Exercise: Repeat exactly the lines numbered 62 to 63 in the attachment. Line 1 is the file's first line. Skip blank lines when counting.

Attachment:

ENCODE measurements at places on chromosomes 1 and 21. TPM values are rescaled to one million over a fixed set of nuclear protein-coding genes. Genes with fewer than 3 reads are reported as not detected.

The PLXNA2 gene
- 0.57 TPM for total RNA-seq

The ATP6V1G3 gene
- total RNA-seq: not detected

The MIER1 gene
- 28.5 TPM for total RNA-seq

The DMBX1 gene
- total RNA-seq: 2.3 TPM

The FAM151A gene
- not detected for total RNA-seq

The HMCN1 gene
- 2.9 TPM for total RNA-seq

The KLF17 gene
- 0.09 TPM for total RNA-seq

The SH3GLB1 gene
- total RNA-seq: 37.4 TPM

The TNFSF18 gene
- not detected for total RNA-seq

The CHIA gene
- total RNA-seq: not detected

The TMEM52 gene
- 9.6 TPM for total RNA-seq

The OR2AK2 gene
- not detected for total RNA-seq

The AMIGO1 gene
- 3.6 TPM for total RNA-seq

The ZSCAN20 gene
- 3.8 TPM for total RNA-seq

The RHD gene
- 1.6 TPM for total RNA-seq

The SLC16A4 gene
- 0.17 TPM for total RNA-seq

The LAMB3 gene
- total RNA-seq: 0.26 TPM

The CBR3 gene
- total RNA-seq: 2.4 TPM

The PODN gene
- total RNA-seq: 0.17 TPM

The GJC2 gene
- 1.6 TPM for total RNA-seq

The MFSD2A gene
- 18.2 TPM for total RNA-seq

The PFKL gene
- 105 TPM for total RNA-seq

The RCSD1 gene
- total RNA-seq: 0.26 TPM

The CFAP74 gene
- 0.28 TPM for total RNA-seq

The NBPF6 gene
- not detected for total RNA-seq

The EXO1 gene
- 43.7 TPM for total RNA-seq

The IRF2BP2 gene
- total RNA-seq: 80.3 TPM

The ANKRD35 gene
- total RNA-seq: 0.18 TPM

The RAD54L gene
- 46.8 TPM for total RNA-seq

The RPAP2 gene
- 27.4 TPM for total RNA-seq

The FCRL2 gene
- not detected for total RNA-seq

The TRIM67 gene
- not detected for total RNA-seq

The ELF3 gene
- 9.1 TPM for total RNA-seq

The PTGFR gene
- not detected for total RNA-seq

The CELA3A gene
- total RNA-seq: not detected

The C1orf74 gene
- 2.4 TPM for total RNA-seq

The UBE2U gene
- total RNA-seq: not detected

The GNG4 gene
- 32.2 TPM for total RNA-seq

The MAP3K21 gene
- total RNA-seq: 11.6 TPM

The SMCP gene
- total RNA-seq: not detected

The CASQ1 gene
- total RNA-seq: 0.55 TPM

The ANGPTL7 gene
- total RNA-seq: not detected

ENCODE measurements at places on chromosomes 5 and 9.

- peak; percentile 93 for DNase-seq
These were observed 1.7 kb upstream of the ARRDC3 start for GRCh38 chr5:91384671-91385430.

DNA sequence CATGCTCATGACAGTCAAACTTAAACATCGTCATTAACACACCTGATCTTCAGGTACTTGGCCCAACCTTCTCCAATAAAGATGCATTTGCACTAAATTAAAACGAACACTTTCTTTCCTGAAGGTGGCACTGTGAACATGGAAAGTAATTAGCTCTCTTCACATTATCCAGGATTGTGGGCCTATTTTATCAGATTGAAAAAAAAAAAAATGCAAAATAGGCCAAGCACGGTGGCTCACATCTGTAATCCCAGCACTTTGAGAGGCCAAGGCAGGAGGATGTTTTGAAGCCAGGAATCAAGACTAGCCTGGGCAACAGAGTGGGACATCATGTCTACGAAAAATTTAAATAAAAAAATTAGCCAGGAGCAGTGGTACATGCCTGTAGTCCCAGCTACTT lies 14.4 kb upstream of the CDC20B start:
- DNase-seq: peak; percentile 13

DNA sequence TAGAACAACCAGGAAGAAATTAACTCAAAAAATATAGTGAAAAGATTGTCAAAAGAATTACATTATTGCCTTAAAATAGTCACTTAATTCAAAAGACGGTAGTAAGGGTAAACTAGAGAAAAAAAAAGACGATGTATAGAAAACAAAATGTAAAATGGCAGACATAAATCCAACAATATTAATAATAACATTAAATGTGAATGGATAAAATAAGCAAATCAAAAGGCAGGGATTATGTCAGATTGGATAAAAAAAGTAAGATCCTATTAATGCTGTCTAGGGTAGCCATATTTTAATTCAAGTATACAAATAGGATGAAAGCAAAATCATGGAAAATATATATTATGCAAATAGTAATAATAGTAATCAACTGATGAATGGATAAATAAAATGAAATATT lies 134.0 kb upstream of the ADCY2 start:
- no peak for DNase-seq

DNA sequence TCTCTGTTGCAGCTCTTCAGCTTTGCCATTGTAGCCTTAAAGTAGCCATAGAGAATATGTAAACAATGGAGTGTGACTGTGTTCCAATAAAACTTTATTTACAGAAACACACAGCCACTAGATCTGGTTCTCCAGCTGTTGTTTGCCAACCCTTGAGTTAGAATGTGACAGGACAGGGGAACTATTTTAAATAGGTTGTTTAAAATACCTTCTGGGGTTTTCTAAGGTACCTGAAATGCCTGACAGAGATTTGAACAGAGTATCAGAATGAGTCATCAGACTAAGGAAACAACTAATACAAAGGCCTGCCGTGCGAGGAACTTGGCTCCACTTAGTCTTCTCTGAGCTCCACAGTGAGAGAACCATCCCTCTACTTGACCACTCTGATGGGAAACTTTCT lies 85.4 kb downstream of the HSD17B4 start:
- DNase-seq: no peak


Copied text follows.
The FCRL2 gene
- not detected for total RNA-seq